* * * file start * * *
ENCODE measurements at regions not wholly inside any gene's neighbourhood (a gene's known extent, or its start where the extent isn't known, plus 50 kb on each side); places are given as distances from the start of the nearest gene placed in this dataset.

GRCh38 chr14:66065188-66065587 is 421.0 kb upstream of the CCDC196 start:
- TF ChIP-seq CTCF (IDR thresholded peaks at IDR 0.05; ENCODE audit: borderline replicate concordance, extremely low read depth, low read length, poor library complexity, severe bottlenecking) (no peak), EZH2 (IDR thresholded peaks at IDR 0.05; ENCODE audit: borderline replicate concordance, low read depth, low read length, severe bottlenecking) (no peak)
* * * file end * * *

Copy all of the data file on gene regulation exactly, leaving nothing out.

ENCODE measurements at regions not wholly inside any gene's neighbourhood (a gene's known extent, or its start where the extent isn't known, plus 50 kb on each side); places are given as distances from the start of the nearest gene placed in this dataset.

GRCh38 chr14:66065188-66065587 is 421.0 kb upstream of the CCDC196 start:
- TF ChIP-seq CTCF (IDR thresholded peaks at IDR 0.05; ENCODE audit: borderline replicate concordance, extremely low read depth, low read length, poor library complexity, severe bottlenecking) (no peak), EZH2 (IDR thresholded peaks at IDR 0.05; ENCODE audit: borderline replicate concordance, low read depth, low read length, severe bottlenecking) (no peak)